Subflooring options

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Old 03-30-16, 07:59 PM
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Subflooring options

To start, I am brand new to this forum and have little to no experience in the tile/flooring department so any help is very much appreciated.

Just finished demoing a bathroom and looking to move forward with tiling the floor (among many other items that this room will need). I've attached a picture of the subfloor that is currently in the room. The joists are 16 inches apart from one another.

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What are my options to move forward with this sub flooring? Do I place plywood down onto the joists? If so what thickness am I aiming for? I have some concerns that if the sub flooring is too thick I won't be able to lay down a backer board and tile before I am over the floor duct and toilet drain. Or do I attempt some kind of mortar bed?

I appreciate any advice/direction with this project and I can provide more details if needed.
 
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Old 03-30-16, 08:27 PM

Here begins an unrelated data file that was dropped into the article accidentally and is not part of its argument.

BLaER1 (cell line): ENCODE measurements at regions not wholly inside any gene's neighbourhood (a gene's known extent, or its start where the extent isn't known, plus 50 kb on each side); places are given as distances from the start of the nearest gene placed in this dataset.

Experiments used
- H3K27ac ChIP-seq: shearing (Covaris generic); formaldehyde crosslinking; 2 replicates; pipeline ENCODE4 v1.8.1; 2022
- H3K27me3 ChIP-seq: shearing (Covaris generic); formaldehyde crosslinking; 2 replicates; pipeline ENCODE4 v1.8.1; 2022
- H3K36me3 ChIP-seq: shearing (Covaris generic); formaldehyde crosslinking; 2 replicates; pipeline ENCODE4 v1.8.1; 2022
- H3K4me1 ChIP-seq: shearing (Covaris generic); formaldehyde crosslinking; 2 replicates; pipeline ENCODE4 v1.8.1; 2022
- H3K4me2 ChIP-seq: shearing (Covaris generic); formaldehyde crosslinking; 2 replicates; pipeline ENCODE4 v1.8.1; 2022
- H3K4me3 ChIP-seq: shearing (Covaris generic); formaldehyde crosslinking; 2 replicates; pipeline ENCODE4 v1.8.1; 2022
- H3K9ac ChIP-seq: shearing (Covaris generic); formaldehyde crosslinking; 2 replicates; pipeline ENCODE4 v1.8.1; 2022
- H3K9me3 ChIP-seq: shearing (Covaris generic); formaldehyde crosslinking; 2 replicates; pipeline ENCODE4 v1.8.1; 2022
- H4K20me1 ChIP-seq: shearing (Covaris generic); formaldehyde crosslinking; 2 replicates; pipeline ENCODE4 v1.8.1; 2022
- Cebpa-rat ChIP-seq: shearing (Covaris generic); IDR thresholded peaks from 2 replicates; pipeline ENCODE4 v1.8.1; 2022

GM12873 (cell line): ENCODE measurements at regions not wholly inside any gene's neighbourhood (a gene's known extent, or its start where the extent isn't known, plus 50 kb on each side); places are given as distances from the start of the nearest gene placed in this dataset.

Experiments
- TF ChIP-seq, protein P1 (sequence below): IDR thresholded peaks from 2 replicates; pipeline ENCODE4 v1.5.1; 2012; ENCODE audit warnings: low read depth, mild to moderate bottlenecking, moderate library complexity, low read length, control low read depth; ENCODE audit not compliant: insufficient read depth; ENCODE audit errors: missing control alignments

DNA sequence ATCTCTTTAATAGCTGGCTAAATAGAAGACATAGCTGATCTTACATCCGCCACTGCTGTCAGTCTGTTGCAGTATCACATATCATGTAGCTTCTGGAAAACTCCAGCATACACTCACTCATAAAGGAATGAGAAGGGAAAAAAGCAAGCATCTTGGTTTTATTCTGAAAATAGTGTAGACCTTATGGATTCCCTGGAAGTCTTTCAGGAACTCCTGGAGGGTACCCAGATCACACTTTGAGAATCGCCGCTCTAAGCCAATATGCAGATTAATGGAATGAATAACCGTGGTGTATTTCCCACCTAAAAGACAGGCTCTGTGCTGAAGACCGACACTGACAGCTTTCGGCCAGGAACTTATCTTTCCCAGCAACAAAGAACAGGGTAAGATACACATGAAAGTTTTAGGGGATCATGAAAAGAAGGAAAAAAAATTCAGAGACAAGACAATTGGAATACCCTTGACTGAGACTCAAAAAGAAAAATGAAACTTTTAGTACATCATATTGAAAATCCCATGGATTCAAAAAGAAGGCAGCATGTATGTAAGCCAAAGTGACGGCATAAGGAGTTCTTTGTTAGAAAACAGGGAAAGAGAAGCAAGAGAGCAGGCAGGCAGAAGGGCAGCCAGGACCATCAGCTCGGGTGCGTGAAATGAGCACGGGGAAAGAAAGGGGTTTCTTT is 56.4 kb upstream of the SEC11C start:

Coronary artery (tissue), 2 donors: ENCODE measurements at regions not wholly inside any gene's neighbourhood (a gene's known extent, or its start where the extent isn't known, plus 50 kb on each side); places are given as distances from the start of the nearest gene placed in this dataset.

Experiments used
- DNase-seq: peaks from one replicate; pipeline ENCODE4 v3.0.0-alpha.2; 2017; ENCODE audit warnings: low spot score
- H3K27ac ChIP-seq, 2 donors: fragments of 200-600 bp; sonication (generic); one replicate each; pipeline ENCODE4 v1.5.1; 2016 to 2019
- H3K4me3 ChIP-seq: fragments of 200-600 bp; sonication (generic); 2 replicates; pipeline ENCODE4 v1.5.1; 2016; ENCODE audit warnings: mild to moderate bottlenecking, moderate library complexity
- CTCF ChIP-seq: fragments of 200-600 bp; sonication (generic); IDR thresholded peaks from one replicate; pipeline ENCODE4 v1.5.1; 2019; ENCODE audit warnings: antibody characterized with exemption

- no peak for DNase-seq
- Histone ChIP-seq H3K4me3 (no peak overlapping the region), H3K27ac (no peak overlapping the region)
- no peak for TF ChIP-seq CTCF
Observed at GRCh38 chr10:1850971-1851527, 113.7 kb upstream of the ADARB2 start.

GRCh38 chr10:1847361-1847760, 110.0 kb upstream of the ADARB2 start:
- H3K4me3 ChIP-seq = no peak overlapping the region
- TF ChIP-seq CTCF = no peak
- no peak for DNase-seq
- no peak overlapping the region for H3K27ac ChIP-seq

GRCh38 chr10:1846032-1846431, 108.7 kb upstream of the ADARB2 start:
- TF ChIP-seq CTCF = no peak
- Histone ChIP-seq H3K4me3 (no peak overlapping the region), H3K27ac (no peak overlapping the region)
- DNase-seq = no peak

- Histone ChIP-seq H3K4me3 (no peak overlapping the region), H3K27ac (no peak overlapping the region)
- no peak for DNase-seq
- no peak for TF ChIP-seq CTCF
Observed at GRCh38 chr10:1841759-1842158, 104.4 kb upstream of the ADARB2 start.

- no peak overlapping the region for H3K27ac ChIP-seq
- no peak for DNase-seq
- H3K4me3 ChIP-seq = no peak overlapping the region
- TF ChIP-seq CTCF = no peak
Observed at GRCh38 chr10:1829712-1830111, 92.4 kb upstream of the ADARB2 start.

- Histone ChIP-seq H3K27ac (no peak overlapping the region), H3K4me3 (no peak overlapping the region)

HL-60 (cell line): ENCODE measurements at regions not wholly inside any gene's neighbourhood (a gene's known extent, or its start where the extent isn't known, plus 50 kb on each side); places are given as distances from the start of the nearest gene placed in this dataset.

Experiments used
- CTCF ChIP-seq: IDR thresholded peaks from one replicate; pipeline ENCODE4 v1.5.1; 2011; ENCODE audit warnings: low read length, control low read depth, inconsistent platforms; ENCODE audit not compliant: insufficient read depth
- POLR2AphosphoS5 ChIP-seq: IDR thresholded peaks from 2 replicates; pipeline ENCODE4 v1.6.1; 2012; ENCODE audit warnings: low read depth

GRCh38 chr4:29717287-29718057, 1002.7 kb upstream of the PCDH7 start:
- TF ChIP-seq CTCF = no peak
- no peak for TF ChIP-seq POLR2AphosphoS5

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That kind of subfloor is made that way for a dry pack mortar bed. (Lay #30 felt between joists first) IMO, that is the obvious choice. If you choose not to go that route, you will need to lay a 3/4" tongue and groove subfloor, followed by cement board. Floor ducts and toilet flanges can be easily changed to accommodate any changes in the finish floor height.

Almost forgot... welcome to the forum!
 
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Old 03-31-16, 05:45 AM
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Thanks for the response XSleeper! I'm going to do some searching on the Internet for some clarification but would you mind walking me through the recommended process you gave?

How thick of a mortar bed should I be looking to make? What is the best product to use to create a dry pack mortar bed? I'm sure other questions will pop up as I do some searching but I'd appreciate any additional information you can provide that I haven't asked or thought about.

Thanks so much!
 
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Old 03-31-16, 07:00 AM
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Google the words: floor elf mortar. You will find nice suggestions that apply to making a dry pack mortar subfloor.

Others here will want to know your joist size and span. A plywood floor may be thicker but it will be less weight on the joists if they happen to be undersized or overspanned.
 
 

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